AUGUSTA — Leaders of several local groups met with University of Maine at Augusta faculty members Tuesday to look for a connection with college students whose expertise and effort could help further their group’s mission while also furthering students’ educations.

One participant called it “speed dating for community service organizations.”

UMA’s Office of Civic Engagement’s first Service Learning Round Table Discussion brought together officials from area cities, churches, health care agencies and other community service providers with UMA faculty members to look for ways they could help each other.

David King and Maggie Simpson, volunteer coordinators for MaineGeneral Medical Center, chatted with Susan Baker, associate professor of science, about how students in her classes could help at MaineGeneral’s Alfond Center for Health in numerous ways, from assisting in the hospital’s teaching kitchen to helping nurses and doctors as they make their rounds.

After opening remarks, community organization representatives, in timed, 15-minute conversations, talked with UMA faculty members about ways they could help each other. After 15 minutes, they moved on to another table, where other faculty members awaited them, to discuss how their students might participate in service learning for the benefit of both the organization and the student.

“I like to think of it as speed dating for community service organizations,” Greg Fahy, dean of the College of Arts and Sciences, said of the format for the afternoon event. “We do a lot of it already. We’re committed to service learning and are here today to see how we can do more of it.”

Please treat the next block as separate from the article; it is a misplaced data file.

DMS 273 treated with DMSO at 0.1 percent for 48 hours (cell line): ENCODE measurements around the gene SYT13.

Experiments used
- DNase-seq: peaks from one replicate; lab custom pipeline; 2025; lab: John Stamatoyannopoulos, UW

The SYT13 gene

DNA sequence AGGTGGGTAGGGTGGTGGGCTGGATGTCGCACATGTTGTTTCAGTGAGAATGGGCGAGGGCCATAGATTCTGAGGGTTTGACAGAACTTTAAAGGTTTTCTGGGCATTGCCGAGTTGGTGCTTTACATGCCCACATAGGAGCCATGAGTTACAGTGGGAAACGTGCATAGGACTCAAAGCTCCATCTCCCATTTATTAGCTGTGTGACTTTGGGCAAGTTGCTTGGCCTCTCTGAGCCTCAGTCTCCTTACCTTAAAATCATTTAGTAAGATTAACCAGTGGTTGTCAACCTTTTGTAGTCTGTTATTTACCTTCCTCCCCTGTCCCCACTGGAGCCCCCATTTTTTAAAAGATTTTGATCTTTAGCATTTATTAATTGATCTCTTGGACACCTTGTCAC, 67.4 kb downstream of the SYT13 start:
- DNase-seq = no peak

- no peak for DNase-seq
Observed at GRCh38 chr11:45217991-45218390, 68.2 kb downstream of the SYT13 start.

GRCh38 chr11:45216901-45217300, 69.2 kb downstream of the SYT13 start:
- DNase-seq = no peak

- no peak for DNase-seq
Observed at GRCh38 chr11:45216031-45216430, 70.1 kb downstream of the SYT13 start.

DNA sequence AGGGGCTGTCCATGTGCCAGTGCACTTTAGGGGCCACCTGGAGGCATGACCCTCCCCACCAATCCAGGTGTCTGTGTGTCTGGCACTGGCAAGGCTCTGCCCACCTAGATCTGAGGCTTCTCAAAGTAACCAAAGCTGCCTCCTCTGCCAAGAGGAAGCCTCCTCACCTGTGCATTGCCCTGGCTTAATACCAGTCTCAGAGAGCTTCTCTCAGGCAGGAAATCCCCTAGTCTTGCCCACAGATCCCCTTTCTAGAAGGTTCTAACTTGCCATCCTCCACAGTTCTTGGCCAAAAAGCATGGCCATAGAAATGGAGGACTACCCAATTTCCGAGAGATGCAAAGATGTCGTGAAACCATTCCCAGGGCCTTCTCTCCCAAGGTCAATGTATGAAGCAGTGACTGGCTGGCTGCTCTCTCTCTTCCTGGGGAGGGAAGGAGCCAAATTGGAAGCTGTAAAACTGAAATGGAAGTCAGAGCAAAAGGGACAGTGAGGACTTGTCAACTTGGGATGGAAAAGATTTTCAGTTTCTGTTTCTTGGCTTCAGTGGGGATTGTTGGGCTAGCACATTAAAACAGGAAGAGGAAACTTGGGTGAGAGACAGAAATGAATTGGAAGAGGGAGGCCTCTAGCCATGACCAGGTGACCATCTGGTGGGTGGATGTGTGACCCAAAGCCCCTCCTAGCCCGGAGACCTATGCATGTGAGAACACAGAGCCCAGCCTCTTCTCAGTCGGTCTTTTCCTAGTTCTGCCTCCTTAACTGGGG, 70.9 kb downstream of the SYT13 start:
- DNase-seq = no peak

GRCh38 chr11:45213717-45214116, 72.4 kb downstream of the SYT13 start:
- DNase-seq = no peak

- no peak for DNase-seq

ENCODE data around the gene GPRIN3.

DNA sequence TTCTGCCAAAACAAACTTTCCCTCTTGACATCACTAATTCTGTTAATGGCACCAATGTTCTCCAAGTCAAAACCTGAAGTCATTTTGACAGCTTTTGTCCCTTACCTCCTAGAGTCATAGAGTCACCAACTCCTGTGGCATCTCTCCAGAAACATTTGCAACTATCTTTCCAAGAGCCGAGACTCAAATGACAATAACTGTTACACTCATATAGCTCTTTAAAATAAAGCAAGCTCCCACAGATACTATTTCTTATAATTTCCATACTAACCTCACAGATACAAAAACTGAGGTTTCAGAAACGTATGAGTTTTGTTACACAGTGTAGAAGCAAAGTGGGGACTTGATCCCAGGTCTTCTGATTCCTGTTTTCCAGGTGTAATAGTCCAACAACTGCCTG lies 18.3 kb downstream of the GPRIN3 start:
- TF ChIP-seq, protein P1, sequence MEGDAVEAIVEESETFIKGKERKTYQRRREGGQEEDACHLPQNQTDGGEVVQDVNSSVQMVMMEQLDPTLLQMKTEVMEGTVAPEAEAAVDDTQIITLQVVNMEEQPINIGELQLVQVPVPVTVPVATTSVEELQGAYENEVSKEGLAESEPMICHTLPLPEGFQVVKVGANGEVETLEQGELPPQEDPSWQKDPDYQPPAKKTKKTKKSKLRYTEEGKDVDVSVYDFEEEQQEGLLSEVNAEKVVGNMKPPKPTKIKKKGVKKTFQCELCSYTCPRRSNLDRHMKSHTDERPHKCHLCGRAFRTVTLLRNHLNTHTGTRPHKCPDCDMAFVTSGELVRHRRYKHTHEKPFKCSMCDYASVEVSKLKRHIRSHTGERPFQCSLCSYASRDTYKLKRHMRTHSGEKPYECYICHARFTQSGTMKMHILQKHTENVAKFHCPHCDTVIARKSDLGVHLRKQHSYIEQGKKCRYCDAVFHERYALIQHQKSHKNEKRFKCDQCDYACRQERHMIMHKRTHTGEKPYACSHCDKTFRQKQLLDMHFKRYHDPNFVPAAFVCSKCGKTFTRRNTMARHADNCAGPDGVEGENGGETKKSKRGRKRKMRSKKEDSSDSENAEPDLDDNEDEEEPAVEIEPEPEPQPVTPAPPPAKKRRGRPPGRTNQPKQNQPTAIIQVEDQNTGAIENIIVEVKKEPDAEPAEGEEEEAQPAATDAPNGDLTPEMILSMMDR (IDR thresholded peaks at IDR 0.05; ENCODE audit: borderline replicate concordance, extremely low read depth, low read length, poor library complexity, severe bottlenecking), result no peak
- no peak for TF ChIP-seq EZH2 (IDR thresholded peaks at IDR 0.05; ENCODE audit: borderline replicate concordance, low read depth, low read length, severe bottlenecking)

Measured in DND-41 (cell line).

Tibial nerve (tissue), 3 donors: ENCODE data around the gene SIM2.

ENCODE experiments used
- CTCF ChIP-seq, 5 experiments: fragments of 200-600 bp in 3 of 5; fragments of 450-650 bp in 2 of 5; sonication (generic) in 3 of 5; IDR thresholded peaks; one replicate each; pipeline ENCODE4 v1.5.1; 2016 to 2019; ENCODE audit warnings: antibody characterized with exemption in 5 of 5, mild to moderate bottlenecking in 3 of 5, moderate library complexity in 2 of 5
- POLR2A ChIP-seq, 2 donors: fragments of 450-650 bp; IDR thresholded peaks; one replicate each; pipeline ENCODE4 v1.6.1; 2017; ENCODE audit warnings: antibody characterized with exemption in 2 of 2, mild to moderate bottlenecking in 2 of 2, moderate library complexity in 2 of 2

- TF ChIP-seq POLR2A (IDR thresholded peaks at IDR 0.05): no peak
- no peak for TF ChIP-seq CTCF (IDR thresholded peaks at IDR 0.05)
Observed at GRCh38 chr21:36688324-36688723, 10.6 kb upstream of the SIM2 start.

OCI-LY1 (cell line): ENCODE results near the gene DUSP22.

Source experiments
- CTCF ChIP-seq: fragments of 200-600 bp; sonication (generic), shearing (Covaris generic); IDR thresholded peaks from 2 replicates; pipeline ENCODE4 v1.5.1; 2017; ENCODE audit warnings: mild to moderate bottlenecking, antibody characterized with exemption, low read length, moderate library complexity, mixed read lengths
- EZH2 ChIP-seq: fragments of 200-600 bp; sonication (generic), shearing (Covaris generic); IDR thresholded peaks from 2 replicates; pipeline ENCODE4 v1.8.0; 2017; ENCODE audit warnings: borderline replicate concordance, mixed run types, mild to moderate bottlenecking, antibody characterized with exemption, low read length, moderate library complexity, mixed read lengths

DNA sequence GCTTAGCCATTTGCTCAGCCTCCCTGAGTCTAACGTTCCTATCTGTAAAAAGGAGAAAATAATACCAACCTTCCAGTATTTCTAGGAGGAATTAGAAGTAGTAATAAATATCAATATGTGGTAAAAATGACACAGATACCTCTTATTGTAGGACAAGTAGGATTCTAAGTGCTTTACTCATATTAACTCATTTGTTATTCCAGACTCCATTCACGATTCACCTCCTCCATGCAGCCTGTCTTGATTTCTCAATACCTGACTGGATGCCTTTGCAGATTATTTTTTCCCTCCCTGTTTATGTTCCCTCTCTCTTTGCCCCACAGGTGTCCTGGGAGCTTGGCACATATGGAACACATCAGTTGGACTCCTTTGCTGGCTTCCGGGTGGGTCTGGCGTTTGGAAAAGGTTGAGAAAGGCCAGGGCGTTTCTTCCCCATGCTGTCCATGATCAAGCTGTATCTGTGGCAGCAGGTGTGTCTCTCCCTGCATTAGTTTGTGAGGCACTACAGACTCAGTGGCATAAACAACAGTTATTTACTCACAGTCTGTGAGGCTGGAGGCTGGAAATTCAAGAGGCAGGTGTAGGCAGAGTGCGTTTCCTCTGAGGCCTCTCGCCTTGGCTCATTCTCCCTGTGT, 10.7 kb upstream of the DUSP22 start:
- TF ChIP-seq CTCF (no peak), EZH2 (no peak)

Abigail Perry, executive director of the Augusta Food Bank, talked with Tom Giordano, associate professor of accounting, and Eric Stark, associate professor of architecture, about the challenges the food bank faces. Those challenges include the need to raise awareness of its mission in the community and finding ways to run the food bank as efficiently as possible despite managing three locations.

Stark said an architecture student could help design new space for the food bank or take a look at how their existing space is being used now, looking for potential improvements. Giordano said a student in a marketing class might be able to help the food bank market itself in the community to raise awareness about the work it does and the need for it in the community.

“We’d like to find ways to collaborate with you all and share some of the expertise we have,” said Val Marsh, coordinator of the university’s civic engagement office. “Think creatively about the kinds of needs your organization has. Open your minds up and think about how some of these disciplines could help. It’s about learning and teaching while serving the greater good. That’s what you represent: the greater good.”

UMA graduate Emily Johnson, who works for Crisis and Counseling, said when she was studying at UMA she was seeking a service learning project but wanted to do something “outside the box.”

So she read and discussed William Shakespeare’s “Macbeth” with prisoners at the Kennebec County jail, in three-hour sessions spread over eight weeks.

She said discussions at the jail about Shakespeare’s tragedy included the momentum of crime and that there are always consequences to committing violent or criminal acts.

“People in corrections are hungry for more programming. It was a good experience,” Johnson said.

Participants included Augusta City Manager William Bridgeo, Cony High School Assistant Principal Jan Rollins and representatives from EqualityMaine, Kennebec Community Church, the Kennebec County Sheriff’s Office, Spectrum Generations— 621-5647

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